The Persian Gamble by Joel C. Rosenberg

The Persian Gamble by Joel C. Rosenberg

Author:Joel C. Rosenberg
Language: eng
Format: epub
Tags: FICTION / Thrillers / Political, FICTION / Thrillers / Military
Publisher: Tyndale House Publishers, Inc.
Published: 2019-03-12T04:00:00+00:00


Acting President Mikhail Borisovich Petrovsky did not stand when his FSB director arrived.

Rather he sat behind the desk from which Luganov had ruled Russia with an iron fist since the first day of the first month of the first year of the new millennium.

Kropatkin knew the new president’s first call had been to Pyongyang to get the Dear Leader’s pledge of allegiance to him and his new regime, which had come instantly. Kropatkin also knew no mention had been made of the nuclear warheads about which Petrovsky still knew nothing. The next call had been to Tehran. The Grand Ayatollah’s loyalty to the Kremlin was also immediately forthcoming, though he, too, avoided any mention of the deal with Pyongyang. The next call would be to the president of the United States, and Petrovsky was seething.

“Why did your people not intercept this call Oleg Stefanovich was making?”

“My people find no evidence of such a call, Your Excellency,” Nikolay Kropatkin replied.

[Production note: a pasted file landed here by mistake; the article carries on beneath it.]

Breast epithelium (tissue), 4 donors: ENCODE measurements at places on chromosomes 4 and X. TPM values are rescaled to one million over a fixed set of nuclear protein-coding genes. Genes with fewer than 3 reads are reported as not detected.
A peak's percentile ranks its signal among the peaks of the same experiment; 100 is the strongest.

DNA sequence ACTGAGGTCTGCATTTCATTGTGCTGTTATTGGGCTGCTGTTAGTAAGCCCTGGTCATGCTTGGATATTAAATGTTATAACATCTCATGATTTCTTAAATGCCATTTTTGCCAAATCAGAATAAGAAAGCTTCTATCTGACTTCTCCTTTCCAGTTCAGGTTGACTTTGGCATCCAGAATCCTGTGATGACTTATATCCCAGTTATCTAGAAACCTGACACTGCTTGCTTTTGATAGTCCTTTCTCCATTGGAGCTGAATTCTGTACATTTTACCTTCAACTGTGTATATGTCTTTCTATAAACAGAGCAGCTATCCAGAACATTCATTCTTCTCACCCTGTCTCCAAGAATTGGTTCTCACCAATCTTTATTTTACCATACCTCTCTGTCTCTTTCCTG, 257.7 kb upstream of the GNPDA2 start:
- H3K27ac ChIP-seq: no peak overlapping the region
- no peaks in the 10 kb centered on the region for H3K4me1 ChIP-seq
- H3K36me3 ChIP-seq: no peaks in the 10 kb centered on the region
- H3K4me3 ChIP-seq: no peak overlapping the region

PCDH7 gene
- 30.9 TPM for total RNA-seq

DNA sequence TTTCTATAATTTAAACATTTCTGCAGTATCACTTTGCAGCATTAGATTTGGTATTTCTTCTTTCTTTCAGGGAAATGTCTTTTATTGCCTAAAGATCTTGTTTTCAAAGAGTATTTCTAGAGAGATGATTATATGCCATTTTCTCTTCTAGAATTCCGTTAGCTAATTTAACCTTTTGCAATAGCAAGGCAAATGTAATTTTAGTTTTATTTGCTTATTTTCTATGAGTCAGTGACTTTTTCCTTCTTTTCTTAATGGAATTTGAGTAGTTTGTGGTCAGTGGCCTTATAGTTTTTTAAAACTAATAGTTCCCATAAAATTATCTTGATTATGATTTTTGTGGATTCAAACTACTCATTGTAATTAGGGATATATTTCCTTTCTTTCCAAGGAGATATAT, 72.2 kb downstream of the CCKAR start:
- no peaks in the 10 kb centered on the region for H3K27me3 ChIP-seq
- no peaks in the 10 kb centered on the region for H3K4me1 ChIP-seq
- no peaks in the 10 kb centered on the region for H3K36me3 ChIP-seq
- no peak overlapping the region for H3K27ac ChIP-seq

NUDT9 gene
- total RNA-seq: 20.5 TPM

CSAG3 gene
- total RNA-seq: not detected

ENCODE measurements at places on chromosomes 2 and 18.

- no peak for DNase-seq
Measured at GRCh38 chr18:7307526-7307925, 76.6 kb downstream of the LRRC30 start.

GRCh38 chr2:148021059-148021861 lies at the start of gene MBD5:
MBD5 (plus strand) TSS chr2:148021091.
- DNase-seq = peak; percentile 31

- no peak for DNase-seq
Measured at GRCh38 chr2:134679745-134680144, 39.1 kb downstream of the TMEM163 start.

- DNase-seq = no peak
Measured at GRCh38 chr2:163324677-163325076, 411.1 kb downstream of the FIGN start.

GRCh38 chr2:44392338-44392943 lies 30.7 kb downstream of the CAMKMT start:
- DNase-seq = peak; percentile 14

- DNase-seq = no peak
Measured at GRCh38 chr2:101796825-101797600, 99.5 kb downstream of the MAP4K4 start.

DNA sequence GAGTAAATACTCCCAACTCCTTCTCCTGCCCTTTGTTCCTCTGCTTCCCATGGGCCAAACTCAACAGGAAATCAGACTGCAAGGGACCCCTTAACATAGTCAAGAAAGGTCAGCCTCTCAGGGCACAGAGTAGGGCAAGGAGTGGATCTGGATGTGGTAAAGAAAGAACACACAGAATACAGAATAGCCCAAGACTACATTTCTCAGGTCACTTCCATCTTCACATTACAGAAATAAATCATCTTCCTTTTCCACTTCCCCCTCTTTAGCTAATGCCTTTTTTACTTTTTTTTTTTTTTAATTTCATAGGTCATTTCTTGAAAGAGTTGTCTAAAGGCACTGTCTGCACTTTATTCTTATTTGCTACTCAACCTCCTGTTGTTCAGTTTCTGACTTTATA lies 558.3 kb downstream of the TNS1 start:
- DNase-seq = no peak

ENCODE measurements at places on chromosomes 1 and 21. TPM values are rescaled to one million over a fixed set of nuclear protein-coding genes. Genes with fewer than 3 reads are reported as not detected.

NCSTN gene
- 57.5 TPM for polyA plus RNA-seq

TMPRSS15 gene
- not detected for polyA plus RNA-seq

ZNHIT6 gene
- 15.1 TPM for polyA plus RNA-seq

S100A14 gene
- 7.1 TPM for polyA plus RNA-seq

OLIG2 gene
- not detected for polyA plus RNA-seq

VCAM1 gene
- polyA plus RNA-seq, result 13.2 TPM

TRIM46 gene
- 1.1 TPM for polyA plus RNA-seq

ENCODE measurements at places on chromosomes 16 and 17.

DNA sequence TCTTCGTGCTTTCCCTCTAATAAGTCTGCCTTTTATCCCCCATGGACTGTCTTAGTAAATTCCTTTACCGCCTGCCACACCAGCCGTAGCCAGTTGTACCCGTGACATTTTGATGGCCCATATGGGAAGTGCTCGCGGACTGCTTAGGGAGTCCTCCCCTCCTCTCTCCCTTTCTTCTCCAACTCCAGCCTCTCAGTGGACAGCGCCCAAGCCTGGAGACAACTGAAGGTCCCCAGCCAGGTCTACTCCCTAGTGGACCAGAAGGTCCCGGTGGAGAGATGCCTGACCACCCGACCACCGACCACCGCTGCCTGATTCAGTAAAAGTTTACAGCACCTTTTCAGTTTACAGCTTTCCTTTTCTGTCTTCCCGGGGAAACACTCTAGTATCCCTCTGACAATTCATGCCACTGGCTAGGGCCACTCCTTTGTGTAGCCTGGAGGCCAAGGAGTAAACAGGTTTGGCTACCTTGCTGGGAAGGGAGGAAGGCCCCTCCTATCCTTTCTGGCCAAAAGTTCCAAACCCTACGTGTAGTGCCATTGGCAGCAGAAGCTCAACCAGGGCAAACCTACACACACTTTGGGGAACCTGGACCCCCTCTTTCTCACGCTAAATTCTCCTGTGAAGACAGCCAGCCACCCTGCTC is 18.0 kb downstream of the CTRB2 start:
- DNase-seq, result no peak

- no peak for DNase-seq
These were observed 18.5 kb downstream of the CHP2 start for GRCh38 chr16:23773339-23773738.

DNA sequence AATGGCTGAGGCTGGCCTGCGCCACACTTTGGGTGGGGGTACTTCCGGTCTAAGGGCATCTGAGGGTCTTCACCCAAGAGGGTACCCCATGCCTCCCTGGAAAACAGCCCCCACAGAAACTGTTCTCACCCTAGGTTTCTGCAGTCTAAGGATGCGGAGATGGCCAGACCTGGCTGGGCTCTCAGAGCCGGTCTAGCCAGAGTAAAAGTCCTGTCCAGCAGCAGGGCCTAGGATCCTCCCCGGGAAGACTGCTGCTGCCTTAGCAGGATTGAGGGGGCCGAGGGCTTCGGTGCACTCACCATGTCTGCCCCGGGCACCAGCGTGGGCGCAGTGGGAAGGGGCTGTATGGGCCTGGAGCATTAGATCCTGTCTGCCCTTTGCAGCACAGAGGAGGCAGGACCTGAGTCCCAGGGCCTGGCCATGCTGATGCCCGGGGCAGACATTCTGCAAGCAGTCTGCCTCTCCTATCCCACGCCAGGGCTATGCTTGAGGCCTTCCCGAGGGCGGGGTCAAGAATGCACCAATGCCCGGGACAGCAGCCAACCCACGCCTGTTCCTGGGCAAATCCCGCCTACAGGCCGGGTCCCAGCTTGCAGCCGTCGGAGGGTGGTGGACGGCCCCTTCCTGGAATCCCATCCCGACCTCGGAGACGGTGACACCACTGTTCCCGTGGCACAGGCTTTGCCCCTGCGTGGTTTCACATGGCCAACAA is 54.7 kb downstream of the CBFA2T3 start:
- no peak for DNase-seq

“Then why did the Americans give us these coordinates?” Petrovsky demanded. “Why would they intervene in this situation at all?”

“I wish I had a conclusive answer to that, Mikhail Borisovich, but I’m afraid at the moment I have only a theory.”

“Which is what?”

“Perhaps Oleg Stefanovich was speaking on a secure satellite phone—one built by the Americans.”

“With whom?”

“Perhaps with the man we suspect he was in collusion with, an American by the name of Marcus Ryker.”

“And who is he?”

The FSB chief realized Petrovsky hadn’t been read in on the details of the FSB’s investigation. Luganov and Nimkov were the only ones outside of a handful of FSB agents and investigators who had known about Ryker, and no sooner had they been briefed than Oleg had shot them both in cold blood.

“Ryker is a former Marine, a combat veteran who later served in the U.S. Secret Service.”

“Why would you believe this Ryker has any connection?”

Kropatkin gave a quick summary of the case. Kraskin had first met Ryker in Berlin years earlier. Ryker had come to Moscow as the head of Senator Robert Dayton’s security detail and had participated in the meeting with Luganov. Nothing seemed amiss at the time, but then Kraskin mysteriously checked into the Hotel National in the wee hours after the meeting. He claimed to be having a rendezvous with his wife, Marina, who confirmed the story. But Kraskin had asked for a specific room, directly next to Ryker’s room. By sunup, Ryker was making an unscheduled visit to the U.S. Embassy. By that afternoon, Dayton and his delegation were flying back to Washington. And within hours of their arrival, President Clarke had ordered a massive reinforcement of U.S. and other NATO military forces into Poland and the Baltics.

“President Luganov was convinced there was a mole operating at the highest levels inside his government,” Kropatkin finished.

“How could I forget?” Petrovsky said. “I received the brunt of his fury.”

“You did, sir. Some in his cabinet—not you, perhaps, but several ministers—were dismissive of the concern. Several expressed to me in private that Clarke didn’t need a mole to be concerned for the Baltics.



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